Stress-levels as well as job-related worries and fears of existence did not differ between psychotherapists treating only face-to-face, face-to-face as well as via teletherapy, only via teletherapy, or not at all. One explanation why psychotherapists treating not at all during COVID-19 did not differ from the other groups regarding stress and job anxiety might be that they did not depend financially on psychotherapy. Indeed, about one-third (34 out of 105) of the psychotherapists providing no psychotherapy at all during COVID-19 did not treat patients in the months before COVID-19, either. Thus, they could afford to quit practicing during the lockdown without additional stress and job-related worries. However, one has also to consider that both groups of psychotherapists were rather small (n = 31 psychotherapists practicing only face-to-face and n = 105 psychotherapists practicing not at all), which limits the overall significance of the current findings.
Details on the number of patients treated with respect to treatment format have been published recently (Probst et al., 2020). In brief, the total number of patients treated on average per week decreased from M = 14.04 (SD = 11.32) in the months before the COVID-19 lockdown to M = 10.12 (SD = 9.05) in the early weeks of the COVID-19 lockdown (p < 0.001). Reductions in total number of patients treated on average per week in COVID-19 as compared to the months before affected neither stress-level nor job-related worries and fears of existence. This result is in contrast to our hypothesis that more reductions in patients treated are associated with more stress-levels as well as more job-related worries. One explanation for this could be that, in the early weeks of the COVID-19 lockdown, psychotherapists were hoping that the lockdown will soon be over and that they will be able to treat their usual number of patients by face-to-face psychotherapy soon again. The longer the lockdown, the higher the correlations (between reduced number of patients on the one side and stress-level or job-related worries or fears of existence on the other side) might be.
Psychotherapists still practicing face-to-face during the COVID-19 lockdown had lower fear of COVID-19 infection during face-to-face psychotherapy than psychotherapists not practicing face-to-face during COVID-19. This result rejects our hypothesis that fear of COVID-19 infection during face-to-face psychotherapy is higher in psychotherapists still treating patients face-to-face during COVID-19. An explanation for this result might be that fear of COVID-19 infection might be a reason for some psychotherapists to stop treating face-to-face. Furthermore, it might be that those psychotherapists who have limited practice space, stopped treating face-to-face as they would not have been able to keep an appropriate safety distance. This is further supported by the negative correlation between the adherence to the protective measure of social distancing and the fear of COVID-19 infection in psychotherapists treating face-to-face during the lockdown. Similarly, also the ability to adhere to the other four protective measures against COVID-19 of the Austrian government was associated with lower fear of COVID-19 infection for psychotherapists treating face-to-face.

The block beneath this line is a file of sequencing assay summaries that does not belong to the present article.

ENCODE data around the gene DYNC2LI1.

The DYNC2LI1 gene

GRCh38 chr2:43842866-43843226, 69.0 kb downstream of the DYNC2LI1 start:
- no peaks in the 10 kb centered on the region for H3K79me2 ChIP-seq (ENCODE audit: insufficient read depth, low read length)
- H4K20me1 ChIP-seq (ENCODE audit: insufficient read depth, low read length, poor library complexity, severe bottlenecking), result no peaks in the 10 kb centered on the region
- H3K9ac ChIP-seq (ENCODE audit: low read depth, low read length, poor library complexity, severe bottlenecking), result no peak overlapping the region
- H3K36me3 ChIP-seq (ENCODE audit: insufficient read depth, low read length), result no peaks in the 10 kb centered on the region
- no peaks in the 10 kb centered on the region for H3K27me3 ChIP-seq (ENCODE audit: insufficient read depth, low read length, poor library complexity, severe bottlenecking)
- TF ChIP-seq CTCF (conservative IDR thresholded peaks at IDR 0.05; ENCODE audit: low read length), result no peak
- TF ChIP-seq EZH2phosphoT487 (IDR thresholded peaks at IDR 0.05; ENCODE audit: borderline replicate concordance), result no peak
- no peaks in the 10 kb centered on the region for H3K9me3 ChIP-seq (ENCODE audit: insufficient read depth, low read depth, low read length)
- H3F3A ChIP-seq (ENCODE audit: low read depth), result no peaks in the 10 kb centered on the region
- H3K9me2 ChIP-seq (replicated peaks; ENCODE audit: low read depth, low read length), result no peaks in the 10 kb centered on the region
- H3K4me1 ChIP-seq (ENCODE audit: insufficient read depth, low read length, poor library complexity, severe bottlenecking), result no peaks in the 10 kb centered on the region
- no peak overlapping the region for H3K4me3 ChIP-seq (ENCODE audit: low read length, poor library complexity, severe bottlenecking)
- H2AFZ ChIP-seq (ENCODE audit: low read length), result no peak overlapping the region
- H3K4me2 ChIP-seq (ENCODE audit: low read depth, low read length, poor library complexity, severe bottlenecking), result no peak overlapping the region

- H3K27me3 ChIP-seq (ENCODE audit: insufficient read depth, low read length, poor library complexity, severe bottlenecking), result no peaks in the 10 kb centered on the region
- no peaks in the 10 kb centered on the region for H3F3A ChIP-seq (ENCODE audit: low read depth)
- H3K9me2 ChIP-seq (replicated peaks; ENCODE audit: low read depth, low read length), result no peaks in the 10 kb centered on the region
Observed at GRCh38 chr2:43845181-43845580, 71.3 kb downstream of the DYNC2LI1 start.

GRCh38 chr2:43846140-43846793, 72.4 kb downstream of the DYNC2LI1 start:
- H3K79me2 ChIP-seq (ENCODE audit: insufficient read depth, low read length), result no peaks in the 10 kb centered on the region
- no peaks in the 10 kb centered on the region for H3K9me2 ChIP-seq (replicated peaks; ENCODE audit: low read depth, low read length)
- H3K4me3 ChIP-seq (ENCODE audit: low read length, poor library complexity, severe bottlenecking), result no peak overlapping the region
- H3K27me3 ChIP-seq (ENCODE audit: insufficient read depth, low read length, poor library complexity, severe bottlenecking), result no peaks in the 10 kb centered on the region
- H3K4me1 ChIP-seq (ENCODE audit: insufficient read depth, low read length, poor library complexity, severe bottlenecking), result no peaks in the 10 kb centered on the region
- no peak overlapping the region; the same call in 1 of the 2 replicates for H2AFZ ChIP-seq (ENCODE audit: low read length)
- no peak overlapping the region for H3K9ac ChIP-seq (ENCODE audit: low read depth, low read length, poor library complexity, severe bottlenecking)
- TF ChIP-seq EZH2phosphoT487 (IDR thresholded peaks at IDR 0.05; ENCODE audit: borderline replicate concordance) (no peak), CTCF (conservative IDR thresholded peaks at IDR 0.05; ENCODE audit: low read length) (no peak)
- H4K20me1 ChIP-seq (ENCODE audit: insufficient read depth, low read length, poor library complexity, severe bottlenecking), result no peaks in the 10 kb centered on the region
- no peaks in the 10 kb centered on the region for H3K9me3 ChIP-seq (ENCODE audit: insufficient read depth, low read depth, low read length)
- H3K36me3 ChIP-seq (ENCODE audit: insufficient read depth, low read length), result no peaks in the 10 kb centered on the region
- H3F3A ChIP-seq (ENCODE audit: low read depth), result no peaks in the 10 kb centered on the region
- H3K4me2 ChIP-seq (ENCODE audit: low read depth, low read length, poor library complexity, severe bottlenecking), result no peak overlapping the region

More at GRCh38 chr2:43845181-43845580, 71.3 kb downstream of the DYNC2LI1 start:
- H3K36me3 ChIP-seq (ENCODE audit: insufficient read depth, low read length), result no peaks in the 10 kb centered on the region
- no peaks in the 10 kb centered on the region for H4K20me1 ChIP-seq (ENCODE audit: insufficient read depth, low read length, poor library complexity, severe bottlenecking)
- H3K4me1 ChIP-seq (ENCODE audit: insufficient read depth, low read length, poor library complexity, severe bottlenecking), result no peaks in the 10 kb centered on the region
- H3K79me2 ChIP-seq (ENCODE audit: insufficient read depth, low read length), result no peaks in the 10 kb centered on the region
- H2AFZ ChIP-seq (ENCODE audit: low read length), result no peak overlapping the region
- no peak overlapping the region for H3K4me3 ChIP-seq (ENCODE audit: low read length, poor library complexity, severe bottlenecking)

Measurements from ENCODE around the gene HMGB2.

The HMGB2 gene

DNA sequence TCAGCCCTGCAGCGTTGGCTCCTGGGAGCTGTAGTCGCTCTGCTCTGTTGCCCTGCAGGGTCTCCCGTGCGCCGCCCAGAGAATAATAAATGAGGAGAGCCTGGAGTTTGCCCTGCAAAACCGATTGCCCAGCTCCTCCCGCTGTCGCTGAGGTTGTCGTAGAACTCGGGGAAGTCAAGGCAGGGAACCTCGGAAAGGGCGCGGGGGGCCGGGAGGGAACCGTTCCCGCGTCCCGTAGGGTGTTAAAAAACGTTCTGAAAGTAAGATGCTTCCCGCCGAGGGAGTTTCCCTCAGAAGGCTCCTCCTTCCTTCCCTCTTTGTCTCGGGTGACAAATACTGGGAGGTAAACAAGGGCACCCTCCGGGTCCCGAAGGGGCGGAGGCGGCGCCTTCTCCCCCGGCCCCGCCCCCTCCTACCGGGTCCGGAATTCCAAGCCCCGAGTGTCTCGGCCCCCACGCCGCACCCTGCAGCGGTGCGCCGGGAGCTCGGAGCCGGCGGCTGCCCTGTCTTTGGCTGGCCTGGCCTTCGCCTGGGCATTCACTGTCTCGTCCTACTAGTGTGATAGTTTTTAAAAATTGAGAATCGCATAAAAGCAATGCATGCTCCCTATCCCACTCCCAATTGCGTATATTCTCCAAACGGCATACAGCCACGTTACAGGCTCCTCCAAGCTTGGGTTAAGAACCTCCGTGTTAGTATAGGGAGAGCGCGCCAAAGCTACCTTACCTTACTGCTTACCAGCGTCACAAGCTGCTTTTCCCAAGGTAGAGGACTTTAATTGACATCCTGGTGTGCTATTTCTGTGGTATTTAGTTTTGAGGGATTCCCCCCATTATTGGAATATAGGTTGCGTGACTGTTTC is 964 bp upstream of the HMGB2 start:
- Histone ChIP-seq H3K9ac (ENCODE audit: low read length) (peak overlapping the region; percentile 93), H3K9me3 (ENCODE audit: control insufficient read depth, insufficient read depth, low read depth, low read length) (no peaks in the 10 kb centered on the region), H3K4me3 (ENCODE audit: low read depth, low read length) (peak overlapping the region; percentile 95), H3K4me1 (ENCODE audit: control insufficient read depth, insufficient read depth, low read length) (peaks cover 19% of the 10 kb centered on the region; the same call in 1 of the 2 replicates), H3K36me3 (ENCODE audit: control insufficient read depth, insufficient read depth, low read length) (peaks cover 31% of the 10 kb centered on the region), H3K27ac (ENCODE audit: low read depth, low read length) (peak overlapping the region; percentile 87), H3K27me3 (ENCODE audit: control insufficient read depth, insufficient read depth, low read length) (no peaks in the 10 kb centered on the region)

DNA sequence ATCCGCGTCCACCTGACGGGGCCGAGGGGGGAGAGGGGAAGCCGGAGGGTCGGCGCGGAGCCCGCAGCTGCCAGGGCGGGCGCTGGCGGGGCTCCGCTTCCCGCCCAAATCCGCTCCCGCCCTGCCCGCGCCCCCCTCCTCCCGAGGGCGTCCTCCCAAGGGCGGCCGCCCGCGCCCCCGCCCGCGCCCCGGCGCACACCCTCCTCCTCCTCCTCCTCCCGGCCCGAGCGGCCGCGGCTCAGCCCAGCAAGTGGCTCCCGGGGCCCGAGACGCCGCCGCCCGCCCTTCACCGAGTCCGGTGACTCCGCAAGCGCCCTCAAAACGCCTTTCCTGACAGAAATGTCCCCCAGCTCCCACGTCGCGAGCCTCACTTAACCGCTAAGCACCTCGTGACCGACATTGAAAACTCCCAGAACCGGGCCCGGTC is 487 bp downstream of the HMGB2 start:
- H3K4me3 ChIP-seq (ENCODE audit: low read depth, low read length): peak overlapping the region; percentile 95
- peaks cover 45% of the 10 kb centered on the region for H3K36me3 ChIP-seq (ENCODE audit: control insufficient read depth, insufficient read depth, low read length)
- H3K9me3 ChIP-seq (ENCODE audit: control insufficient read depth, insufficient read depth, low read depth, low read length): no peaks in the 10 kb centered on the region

It should be kept in mind that most effect sizes for the significant results were small. The results refer to the early weeks of the COVID-19 situation in Austria (first COVID-19 infections were reported on 25th of February 2020, measures of the government became obligatory on 16th of March 2020, and the survey was open from 24th of March to 1st of April 2020). Stress-levels and job-related anxiety might change dynamically either positively or negatively depending on the durations and intensity of the restrictions.